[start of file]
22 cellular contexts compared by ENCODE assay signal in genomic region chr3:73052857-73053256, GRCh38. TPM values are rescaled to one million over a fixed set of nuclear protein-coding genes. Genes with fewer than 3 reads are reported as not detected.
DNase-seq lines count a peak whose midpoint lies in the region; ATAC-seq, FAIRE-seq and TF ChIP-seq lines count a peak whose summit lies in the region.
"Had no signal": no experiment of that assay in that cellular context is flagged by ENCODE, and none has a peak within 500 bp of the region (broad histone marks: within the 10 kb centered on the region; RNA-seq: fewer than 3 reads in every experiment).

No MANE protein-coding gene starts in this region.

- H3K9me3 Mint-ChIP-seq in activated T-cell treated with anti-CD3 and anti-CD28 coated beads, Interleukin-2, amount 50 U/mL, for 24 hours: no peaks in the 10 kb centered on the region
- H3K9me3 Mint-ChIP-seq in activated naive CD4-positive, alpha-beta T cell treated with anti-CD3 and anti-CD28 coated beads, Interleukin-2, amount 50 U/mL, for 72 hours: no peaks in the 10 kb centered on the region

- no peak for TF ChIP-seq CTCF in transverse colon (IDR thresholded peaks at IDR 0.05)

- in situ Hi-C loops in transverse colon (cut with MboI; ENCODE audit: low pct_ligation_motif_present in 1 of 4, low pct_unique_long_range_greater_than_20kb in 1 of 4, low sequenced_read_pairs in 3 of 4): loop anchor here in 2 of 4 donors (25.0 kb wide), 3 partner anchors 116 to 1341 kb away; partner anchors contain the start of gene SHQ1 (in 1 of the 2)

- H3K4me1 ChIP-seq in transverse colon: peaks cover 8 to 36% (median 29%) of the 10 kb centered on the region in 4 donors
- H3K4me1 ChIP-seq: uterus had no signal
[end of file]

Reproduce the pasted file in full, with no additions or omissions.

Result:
22 cellular contexts compared by ENCODE assay signal in genomic region chr3:73052857-73053256, GRCh38. TPM values are rescaled to one million over a fixed set of nuclear protein-coding genes. Genes with fewer than 3 reads are reported as not detected.
DNase-seq lines count a peak whose midpoint lies in the region; ATAC-seq, FAIRE-seq and TF ChIP-seq lines count a peak whose summit lies in the region.
"Had no signal": no experiment of that assay in that cellular context is flagged by ENCODE, and none has a peak within 500 bp of the region (broad histone marks: within the 10 kb centered on the region; RNA-seq: fewer than 3 reads in every experiment).

No MANE protein-coding gene starts in this region.

- H3K9me3 Mint-ChIP-seq in activated T-cell treated with anti-CD3 and anti-CD28 coated beads, Interleukin-2, amount 50 U/mL, for 24 hours: no peaks in the 10 kb centered on the region
- H3K9me3 Mint-ChIP-seq in activated naive CD4-positive, alpha-beta T cell treated with anti-CD3 and anti-CD28 coated beads, Interleukin-2, amount 50 U/mL, for 72 hours: no peaks in the 10 kb centered on the region

- no peak for TF ChIP-seq CTCF in transverse colon (IDR thresholded peaks at IDR 0.05)

- in situ Hi-C loops in transverse colon (cut with MboI; ENCODE audit: low pct_ligation_motif_present in 1 of 4, low pct_unique_long_range_greater_than_20kb in 1 of 4, low sequenced_read_pairs in 3 of 4): loop anchor here in 2 of 4 donors (25.0 kb wide), 3 partner anchors 116 to 1341 kb away; partner anchors contain the start of gene SHQ1 (in 1 of the 2)

- H3K4me1 ChIP-seq in transverse colon: peaks cover 8 to 36% (median 29%) of the 10 kb centered on the region in 4 donors
- H3K4me1 ChIP-seq: uterus had no signal